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Paul Graham’s Lessons for Startups Startup School 2006
Background <ul><li>Paul Graham speaking to students at Startup School 2006, Stanford University </li></ul><ul><li>Watch th...
1. Release Early <ul><li>Get a version 1 out fast and improve it based on user’s reactions </li></ul><ul><li>Startups die ...
2. Keep Pumping Out Features <ul><li>Improve on version 1 fast </li></ul><ul><li>Focus on customer needs </li></ul><ul><li...
3. Make Users Happy <ul><li>Loyal users are worth more than gold </li></ul><ul><li>But don’t ignore casual users </li></ul...
4. Fear the Right Things <ul><li>Worry about the right things </li></ul><ul><li>Disasters are normal </li></ul><ul><li>Wor...
5. Commitment is a Self-fulfilling Prophecy <ul><li>Bet on grad-students, not professors </li></ul><ul><li>Disasters are t...
6. There’s Always Room <ul><li>Think of the possibilities for improvement, not the status quo </li></ul><ul><li>Google, My...
7. Don’t Get Your Hopes Up <ul><li>Optimism is power but also dangerous </li></ul><ul><li>Be realistic about what you expe...
Conclusion <ul><li>Startups are stressful </li></ul><ul><li>Why do it? </li></ul><ul><li>Startups are a way of compressing...
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Paul Graham’S Lessons For Startups 2006

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Paul Graham’S Lessons For Startups 2006

  1. Paul Graham’s Lessons for Startups Startup School 2006
  2. Background <ul><li>Paul Graham speaking to students at Startup School 2006, Stanford University </li></ul><ul><li>Watch the video </li></ul>
  3. 1. Release Early <ul><li>Get a version 1 out fast and improve it based on user’s reactions </li></ul><ul><li>Startups die because they release too slow, not too fast </li></ul><ul><li>User feedback is unpredictable but critical </li></ul><ul><li>Releasing early creates a sense of urgency to fix live bugs </li></ul>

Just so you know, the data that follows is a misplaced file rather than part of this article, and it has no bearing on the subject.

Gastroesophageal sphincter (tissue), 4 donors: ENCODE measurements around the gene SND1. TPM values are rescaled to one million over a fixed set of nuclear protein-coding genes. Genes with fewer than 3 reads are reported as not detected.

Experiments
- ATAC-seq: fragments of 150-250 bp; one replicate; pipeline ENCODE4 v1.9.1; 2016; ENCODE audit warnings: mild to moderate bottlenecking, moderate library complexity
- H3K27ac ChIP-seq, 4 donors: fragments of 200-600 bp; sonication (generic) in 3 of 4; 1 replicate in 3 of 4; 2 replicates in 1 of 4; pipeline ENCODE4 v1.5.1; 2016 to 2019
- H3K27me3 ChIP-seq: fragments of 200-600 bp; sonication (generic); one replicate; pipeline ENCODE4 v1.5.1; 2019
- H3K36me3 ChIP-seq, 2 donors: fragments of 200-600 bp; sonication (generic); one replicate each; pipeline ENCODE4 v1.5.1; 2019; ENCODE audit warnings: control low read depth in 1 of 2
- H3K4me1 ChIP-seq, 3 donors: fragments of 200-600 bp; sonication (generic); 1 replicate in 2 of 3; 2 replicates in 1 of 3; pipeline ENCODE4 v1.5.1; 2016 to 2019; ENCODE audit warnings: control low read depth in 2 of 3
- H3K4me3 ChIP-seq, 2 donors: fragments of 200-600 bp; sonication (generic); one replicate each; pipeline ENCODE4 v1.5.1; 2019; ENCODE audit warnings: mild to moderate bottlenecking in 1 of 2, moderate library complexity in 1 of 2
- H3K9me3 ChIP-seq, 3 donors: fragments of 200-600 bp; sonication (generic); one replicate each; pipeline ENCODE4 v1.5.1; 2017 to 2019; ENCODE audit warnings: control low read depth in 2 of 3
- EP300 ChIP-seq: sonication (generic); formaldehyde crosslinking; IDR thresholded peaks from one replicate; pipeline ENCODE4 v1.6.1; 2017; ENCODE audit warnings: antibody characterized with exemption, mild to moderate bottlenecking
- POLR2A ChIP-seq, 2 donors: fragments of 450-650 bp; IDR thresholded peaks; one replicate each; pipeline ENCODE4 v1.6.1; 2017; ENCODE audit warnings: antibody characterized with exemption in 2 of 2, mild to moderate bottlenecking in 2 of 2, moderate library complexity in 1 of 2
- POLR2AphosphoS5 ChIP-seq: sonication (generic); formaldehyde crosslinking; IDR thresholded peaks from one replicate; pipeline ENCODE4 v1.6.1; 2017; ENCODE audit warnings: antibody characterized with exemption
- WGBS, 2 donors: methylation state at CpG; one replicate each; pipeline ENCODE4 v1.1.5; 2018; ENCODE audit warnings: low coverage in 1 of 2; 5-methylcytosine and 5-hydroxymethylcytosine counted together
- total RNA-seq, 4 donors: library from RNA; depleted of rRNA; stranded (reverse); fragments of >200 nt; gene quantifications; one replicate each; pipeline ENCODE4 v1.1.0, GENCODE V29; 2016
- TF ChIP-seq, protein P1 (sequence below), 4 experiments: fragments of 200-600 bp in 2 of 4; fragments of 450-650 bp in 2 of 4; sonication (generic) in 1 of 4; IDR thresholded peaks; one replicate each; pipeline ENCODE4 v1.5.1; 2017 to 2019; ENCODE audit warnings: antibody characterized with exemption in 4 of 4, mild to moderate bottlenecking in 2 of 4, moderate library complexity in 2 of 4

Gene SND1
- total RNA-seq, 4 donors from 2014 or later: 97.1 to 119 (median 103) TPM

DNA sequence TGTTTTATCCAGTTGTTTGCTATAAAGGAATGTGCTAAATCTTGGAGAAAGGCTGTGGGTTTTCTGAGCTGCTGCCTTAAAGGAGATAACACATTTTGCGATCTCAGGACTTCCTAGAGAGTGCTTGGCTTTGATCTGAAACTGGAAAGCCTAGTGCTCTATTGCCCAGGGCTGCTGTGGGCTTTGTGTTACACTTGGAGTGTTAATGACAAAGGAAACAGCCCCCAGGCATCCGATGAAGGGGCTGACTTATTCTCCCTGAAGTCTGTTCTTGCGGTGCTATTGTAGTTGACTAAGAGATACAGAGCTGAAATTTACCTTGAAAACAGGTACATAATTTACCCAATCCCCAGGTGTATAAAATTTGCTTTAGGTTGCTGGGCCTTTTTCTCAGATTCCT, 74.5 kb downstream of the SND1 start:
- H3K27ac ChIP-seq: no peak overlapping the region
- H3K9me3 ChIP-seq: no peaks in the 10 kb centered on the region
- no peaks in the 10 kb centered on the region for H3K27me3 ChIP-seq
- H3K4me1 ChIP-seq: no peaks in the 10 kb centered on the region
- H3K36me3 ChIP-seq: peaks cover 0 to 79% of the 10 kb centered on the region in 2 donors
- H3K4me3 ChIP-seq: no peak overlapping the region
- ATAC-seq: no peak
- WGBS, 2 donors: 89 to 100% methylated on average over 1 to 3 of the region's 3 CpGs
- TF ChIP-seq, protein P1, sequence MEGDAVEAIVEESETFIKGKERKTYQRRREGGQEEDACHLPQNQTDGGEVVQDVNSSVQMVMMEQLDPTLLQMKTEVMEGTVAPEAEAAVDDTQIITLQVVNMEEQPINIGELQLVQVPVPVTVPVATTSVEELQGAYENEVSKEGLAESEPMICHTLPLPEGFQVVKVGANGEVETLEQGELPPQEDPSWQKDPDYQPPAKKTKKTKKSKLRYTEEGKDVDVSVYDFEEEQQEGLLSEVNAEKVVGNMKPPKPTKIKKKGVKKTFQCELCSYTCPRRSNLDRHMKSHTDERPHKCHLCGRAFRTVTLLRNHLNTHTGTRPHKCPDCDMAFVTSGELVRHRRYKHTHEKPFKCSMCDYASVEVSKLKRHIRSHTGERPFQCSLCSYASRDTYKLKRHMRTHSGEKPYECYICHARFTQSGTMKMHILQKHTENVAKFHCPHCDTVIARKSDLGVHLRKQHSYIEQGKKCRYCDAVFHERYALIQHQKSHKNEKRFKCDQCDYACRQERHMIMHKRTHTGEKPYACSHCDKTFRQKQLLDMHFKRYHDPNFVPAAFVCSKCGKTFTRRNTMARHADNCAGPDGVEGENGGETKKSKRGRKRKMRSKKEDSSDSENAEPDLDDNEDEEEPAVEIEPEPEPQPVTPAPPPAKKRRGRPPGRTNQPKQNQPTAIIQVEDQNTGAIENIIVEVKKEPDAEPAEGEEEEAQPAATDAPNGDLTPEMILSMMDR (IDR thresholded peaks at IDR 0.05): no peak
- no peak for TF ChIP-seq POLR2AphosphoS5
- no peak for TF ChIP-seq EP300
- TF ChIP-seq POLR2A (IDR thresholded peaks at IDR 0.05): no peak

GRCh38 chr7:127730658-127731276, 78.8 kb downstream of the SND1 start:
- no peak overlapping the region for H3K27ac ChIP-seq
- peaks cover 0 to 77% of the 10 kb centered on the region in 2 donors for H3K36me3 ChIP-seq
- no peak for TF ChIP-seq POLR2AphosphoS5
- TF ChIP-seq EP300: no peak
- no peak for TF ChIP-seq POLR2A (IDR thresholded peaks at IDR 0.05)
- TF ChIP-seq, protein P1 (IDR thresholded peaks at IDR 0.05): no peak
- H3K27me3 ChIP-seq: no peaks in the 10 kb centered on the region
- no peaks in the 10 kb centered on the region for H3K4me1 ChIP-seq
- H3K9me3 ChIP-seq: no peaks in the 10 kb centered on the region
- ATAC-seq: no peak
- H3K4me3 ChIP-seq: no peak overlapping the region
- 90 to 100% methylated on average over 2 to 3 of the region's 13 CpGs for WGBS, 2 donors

4. 2. Keep Pumping Out Features <ul><li>Improve on version 1 fast </li></ul><ul><li>Focus on customer needs </li></ul><ul><li>Avoid complexity </li></ul><ul><li>Continuous improvement is great marketing </li></ul><ul><li>Listen to your users </li></ul><ul><li>Force yourself to improve </li></ul>
  5. 3. Make Users Happy <ul><li>Loyal users are worth more than gold </li></ul><ul><li>But don’t ignore casual users </li></ul><ul><li>Show (don’t tell) users what the software does </li></ul>
  6. 4. Fear the Right Things <ul><li>Worry about the right things </li></ul><ul><li>Disasters are normal </li></ul><ul><li>Worry about startups, not big companies </li></ul><ul><li>Worry about future competitors, not current competitors </li></ul><ul><li>Top 3 real concerns: internal miscues, inertia, ignoring users </li></ul>
  7. 5. Commitment is a Self-fulfilling Prophecy <ul><li>Bet on grad-students, not professors </li></ul><ul><li>Disasters are the norm </li></ul><ul><li>Investors judge startups by the founders’ commitment </li></ul><ul><li>Be ready to fight to the death </li></ul>
  8. 6. There’s Always Room <ul><li>Think of the possibilities for improvement, not the status quo </li></ul><ul><li>Google, MySpace, Facebook, and del.ico.us are not the final startups ever </li></ul>
  9. 7. Don’t Get Your Hopes Up <ul><li>Optimism is power but also dangerous </li></ul><ul><li>Be realistic about what you expect others (users, employees, deals) to do </li></ul><ul><li>Don’t pin all hopes on one investor, one customer, one supplier </li></ul><ul><li>Be flexible and keep other options open </li></ul><ul><li>Focus on users, users, users </li></ul>
  10. Conclusion <ul><li>Startups are stressful </li></ul><ul><li>Why do it? </li></ul><ul><li>Startups are a way of compressing years of employment into a shorter time </li></ul><ul><li>Startups can be fun </li></ul>

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